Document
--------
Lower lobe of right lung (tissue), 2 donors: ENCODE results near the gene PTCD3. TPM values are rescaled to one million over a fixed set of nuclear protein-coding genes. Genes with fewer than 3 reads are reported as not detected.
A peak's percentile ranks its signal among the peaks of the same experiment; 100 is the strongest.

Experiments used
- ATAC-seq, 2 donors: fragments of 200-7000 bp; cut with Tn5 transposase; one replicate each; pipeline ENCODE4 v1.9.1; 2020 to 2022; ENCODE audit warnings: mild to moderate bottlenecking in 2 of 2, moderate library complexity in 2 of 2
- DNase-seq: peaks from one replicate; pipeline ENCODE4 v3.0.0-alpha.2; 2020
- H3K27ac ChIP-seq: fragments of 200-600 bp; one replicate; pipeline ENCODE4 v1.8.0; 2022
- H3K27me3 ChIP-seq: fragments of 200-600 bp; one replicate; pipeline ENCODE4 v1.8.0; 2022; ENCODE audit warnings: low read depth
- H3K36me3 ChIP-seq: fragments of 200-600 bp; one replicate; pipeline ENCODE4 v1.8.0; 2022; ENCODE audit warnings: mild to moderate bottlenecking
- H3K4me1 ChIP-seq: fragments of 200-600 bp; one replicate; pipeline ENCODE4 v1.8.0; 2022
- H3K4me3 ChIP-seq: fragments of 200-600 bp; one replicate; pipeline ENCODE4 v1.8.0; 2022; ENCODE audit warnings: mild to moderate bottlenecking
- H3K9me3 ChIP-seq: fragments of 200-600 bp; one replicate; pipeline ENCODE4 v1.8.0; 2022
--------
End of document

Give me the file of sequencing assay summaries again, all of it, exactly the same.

Lower lobe of right lung (tissue), 2 donors: ENCODE results near the gene PTCD3. TPM values are rescaled to one million over a fixed set of nuclear protein-coding genes. Genes with fewer than 3 reads are reported as not detected.
A peak's percentile ranks its signal among the peaks of the same experiment; 100 is the strongest.

Experiments used
- ATAC-seq, 2 donors: fragments of 200-7000 bp; cut with Tn5 transposase; one replicate each; pipeline ENCODE4 v1.9.1; 2020 to 2022; ENCODE audit warnings: mild to moderate bottlenecking in 2 of 2, moderate library complexity in 2 of 2
- DNase-seq: peaks from one replicate; pipeline ENCODE4 v3.0.0-alpha.2; 2020
- H3K27ac ChIP-seq: fragments of 200-600 bp; one replicate; pipeline ENCODE4 v1.8.0; 2022
- H3K27me3 ChIP-seq: fragments of 200-600 bp; one replicate; pipeline ENCODE4 v1.8.0; 2022; ENCODE audit warnings: low read depth
- H3K36me3 ChIP-seq: fragments of 200-600 bp; one replicate; pipeline ENCODE4 v1.8.0; 2022; ENCODE audit warnings: mild to moderate bottlenecking
- H3K4me1 ChIP-seq: fragments of 200-600 bp; one replicate; pipeline ENCODE4 v1.8.0; 2022
- H3K4me3 ChIP-seq: fragments of 200-600 bp; one replicate; pipeline ENCODE4 v1.8.0; 2022; ENCODE audit warnings: mild to moderate bottlenecking
- H3K9me3 ChIP-seq: fragments of 200-600 bp; one replicate; pipeline ENCODE4 v1.8.0; 2022